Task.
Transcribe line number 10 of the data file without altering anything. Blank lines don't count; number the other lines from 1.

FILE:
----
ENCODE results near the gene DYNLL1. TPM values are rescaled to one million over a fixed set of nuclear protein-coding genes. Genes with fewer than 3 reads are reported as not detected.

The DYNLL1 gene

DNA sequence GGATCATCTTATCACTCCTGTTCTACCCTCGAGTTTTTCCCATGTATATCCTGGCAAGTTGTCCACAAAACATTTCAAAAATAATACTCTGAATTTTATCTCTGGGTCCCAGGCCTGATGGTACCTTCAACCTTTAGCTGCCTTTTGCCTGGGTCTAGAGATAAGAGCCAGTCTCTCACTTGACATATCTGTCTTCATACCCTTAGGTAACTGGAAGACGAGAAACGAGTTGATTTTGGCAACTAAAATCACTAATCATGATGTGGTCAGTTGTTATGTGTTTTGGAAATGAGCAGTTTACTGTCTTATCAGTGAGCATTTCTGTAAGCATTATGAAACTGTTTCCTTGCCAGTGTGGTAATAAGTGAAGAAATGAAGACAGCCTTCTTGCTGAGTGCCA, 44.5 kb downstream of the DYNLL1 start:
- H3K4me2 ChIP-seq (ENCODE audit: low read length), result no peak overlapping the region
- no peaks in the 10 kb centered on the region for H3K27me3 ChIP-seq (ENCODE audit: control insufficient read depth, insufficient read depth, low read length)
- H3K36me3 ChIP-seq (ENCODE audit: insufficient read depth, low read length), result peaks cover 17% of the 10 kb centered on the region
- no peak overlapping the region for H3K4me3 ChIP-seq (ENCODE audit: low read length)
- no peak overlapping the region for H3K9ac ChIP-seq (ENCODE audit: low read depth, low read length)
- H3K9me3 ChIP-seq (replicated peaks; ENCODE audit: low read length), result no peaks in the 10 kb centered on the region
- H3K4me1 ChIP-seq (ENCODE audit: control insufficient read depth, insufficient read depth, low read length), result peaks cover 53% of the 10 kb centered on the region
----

- H3K4me1 ChIP-seq (ENCODE audit: control insufficient read depth, insufficient read depth, low read length), result peaks cover 53% of the 10 kb centered on the region